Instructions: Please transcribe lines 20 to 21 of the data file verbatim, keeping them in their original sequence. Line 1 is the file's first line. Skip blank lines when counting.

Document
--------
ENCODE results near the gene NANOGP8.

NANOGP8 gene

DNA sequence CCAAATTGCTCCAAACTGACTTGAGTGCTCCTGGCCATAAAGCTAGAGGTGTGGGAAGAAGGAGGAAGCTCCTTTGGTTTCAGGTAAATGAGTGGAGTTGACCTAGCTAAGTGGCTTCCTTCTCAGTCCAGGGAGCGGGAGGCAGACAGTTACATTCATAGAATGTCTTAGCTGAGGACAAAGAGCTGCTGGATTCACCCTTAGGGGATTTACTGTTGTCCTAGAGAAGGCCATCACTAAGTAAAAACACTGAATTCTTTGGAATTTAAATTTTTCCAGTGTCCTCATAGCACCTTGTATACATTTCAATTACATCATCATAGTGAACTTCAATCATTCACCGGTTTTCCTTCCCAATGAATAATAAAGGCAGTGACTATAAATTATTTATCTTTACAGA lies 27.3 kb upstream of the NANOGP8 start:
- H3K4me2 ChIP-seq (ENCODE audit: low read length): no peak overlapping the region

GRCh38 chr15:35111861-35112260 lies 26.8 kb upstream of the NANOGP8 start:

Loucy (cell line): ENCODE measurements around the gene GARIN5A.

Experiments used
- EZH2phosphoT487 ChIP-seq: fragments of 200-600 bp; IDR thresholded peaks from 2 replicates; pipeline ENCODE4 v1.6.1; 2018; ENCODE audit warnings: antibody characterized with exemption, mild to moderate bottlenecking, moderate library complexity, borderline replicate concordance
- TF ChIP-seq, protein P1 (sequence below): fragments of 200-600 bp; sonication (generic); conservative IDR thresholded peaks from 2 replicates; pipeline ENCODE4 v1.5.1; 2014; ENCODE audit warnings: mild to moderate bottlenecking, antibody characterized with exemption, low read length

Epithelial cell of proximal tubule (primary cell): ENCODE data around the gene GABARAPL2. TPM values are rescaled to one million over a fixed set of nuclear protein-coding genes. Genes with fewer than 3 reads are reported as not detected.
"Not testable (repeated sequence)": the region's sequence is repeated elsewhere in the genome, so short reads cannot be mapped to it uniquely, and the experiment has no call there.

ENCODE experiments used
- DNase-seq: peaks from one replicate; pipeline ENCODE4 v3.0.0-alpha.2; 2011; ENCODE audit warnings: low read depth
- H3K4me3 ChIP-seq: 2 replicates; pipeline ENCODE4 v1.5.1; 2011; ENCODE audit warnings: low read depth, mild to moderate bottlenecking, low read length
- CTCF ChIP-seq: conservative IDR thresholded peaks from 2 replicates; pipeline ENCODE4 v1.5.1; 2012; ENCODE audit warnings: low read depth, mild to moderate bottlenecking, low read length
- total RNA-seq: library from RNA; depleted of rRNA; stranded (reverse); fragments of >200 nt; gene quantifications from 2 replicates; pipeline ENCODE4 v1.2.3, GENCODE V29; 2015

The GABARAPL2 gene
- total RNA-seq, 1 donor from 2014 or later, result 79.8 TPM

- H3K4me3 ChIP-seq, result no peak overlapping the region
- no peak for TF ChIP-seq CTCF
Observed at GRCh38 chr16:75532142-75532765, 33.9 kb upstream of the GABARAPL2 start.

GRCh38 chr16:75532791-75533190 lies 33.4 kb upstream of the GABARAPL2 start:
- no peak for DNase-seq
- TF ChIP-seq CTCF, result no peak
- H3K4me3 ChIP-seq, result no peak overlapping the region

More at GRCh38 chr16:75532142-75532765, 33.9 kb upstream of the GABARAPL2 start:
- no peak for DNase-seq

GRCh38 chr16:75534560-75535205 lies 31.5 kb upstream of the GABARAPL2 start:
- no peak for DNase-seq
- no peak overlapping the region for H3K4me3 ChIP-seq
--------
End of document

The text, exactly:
- no peak for TF ChIP-seq CTCF
Observed at GRCh38 chr16:75532142-75532765, 33.9 kb upstream of the GABARAPL2 start.